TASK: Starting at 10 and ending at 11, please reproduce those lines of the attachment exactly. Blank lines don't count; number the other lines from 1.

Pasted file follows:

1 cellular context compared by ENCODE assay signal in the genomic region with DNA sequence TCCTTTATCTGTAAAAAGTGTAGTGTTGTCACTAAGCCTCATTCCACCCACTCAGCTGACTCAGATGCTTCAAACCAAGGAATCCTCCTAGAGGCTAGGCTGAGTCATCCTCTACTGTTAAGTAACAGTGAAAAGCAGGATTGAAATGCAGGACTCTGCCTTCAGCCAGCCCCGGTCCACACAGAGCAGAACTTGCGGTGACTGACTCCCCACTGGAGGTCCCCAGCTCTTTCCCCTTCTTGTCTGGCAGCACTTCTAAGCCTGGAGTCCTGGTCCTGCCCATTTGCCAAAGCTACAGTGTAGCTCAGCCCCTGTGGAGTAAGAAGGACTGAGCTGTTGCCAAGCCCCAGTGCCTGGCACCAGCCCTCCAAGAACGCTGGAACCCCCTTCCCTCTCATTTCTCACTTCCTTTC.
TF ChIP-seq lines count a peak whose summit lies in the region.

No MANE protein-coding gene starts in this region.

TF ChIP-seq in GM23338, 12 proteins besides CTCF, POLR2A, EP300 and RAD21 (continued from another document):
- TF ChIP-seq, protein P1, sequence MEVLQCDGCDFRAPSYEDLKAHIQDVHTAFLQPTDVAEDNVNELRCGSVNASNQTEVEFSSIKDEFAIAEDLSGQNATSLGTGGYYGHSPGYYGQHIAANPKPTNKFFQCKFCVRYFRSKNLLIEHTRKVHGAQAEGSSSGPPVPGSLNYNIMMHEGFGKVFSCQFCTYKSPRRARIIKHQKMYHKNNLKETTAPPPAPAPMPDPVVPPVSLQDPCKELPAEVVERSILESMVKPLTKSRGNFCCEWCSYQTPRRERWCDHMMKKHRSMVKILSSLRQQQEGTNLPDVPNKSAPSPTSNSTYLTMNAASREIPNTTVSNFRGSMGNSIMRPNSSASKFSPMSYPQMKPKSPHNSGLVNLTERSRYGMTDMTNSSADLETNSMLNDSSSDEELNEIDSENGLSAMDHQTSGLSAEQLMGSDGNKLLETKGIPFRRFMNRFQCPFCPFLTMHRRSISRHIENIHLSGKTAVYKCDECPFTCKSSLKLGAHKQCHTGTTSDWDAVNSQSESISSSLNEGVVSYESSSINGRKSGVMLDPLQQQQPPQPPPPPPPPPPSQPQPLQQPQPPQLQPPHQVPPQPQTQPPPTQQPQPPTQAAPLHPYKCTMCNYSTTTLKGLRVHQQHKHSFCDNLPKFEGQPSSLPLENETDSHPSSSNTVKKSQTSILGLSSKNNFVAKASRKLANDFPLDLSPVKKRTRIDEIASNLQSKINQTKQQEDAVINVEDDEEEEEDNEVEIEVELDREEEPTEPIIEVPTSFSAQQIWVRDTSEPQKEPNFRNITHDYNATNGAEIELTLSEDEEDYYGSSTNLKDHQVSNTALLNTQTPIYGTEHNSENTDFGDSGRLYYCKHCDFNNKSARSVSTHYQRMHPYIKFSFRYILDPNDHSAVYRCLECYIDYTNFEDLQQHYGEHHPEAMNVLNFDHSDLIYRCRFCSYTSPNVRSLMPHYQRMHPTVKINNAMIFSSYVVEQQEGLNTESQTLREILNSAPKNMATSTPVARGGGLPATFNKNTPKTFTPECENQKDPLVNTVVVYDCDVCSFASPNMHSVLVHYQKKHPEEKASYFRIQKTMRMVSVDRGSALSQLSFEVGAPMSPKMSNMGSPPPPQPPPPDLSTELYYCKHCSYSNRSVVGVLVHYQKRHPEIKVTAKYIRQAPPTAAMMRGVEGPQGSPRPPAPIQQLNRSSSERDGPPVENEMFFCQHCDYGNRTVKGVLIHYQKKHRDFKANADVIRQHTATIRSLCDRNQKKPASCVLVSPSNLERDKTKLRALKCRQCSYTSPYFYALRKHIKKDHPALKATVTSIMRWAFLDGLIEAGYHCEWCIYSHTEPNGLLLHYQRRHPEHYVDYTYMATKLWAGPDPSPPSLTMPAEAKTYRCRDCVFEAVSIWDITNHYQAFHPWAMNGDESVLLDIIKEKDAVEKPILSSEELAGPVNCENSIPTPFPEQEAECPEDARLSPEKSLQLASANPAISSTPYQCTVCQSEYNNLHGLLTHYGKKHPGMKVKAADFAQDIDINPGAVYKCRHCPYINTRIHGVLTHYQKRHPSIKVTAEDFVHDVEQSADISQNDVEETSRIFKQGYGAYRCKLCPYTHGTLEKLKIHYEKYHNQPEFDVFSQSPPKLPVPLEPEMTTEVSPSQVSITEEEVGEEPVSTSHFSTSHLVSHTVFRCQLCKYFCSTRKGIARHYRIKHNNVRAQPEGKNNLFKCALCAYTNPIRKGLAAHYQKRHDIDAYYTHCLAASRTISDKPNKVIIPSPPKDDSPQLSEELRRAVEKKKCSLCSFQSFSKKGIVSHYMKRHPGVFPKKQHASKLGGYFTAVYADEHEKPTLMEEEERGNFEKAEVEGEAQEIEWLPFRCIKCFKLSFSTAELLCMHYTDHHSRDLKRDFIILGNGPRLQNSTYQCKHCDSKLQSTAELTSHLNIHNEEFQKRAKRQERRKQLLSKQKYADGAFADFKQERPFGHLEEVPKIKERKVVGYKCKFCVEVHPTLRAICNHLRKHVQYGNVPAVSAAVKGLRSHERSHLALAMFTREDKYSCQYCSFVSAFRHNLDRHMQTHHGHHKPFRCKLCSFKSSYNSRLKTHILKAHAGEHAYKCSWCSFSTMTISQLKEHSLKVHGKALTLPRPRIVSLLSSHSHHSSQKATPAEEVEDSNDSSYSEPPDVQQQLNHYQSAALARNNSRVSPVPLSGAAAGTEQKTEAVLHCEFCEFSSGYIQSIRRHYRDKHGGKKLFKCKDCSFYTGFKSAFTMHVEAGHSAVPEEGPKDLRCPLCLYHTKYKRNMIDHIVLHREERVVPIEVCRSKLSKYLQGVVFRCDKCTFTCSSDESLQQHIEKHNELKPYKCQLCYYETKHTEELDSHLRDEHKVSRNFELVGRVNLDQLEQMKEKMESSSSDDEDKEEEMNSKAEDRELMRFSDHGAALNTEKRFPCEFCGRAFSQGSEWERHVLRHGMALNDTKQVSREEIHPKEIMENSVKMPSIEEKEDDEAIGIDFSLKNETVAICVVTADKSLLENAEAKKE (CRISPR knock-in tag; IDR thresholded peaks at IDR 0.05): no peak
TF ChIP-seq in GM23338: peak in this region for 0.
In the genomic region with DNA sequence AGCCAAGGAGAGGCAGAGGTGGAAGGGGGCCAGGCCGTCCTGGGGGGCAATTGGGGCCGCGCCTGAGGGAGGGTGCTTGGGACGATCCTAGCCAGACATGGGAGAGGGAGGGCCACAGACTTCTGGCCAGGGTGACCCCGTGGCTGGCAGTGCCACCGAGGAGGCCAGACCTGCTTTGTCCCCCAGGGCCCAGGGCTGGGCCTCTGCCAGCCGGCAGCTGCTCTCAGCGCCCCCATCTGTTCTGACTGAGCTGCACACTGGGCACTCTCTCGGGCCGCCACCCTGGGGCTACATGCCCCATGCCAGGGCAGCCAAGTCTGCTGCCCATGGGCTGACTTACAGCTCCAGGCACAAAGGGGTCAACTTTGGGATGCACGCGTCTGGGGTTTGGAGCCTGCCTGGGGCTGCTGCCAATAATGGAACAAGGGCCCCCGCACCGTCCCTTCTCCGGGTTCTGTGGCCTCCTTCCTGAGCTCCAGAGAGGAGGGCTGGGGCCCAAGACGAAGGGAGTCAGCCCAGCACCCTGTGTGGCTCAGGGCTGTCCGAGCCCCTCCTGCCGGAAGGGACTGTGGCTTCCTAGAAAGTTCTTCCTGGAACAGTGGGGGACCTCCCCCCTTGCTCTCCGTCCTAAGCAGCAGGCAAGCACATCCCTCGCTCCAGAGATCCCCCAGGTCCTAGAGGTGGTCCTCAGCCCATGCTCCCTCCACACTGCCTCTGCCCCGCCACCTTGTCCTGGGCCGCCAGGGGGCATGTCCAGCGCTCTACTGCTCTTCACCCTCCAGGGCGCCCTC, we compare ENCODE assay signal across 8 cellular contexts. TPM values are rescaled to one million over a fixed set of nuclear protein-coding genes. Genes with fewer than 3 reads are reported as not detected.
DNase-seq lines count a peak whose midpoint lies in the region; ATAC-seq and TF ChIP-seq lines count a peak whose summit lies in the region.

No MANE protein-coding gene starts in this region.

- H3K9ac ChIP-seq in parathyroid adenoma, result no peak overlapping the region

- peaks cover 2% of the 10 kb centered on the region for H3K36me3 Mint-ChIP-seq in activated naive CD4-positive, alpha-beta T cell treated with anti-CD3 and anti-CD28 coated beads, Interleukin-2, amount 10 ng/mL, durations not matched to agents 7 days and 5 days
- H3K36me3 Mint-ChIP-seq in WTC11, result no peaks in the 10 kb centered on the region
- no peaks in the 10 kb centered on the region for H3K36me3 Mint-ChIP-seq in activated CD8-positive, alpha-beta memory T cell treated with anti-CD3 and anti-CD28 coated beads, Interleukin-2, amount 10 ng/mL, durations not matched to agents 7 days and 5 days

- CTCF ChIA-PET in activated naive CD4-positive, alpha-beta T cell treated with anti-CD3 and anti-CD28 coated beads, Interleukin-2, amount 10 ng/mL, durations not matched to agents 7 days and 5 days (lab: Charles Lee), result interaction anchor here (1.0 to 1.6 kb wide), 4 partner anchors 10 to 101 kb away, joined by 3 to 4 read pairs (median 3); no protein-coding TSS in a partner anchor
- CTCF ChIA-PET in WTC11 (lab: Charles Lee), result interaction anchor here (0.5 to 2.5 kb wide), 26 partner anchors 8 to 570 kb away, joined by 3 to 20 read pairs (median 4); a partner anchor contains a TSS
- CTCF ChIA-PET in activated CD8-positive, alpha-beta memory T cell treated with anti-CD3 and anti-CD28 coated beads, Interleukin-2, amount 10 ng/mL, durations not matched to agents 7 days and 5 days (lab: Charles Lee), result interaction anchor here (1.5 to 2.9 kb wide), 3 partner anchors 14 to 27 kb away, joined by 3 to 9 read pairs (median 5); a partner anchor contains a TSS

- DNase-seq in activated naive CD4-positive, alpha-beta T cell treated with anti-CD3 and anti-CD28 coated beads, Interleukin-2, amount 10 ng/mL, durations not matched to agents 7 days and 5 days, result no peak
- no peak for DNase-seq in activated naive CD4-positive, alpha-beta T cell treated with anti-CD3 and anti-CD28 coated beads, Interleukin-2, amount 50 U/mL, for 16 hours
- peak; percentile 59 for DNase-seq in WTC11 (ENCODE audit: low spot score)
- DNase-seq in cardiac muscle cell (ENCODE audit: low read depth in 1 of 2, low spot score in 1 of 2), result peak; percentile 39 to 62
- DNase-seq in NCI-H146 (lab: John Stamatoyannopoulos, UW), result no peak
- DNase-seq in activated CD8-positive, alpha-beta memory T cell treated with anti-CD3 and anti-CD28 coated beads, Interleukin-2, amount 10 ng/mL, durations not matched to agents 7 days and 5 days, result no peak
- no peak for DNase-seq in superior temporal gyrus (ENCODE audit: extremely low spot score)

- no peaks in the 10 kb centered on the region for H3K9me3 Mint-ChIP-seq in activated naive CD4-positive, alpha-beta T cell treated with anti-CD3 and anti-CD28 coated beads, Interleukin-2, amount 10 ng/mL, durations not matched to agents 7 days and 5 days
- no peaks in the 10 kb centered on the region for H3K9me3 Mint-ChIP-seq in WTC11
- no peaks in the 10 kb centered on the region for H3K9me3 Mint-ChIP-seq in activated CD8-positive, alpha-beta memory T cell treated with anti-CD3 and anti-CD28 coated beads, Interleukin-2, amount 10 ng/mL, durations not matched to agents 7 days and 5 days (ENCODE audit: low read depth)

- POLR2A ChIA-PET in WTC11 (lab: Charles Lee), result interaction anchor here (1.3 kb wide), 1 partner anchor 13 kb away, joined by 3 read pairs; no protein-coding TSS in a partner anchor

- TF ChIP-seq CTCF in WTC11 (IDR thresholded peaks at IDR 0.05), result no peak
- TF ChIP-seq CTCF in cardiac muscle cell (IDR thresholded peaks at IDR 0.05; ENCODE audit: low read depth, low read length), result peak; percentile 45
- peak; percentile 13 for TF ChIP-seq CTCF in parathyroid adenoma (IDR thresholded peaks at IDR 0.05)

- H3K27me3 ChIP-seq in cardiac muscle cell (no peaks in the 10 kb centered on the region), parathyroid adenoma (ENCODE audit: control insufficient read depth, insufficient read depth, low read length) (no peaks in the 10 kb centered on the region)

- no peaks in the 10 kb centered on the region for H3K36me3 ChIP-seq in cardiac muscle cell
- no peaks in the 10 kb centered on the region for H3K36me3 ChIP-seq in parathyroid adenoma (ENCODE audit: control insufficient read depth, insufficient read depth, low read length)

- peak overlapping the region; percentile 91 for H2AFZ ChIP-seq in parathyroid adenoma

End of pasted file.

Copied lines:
- H3K9ac ChIP-seq in parathyroid adenoma, result no peak overlapping the region

- peaks cover 2% of the 10 kb centered on the region for H3K36me3 Mint-ChIP-seq in activated naive CD4-positive, alpha-beta T cell treated with anti-CD3 and anti-CD28 coated beads, Interleukin-2, amount 10 ng/mL, durations not matched to agents 7 days and 5 days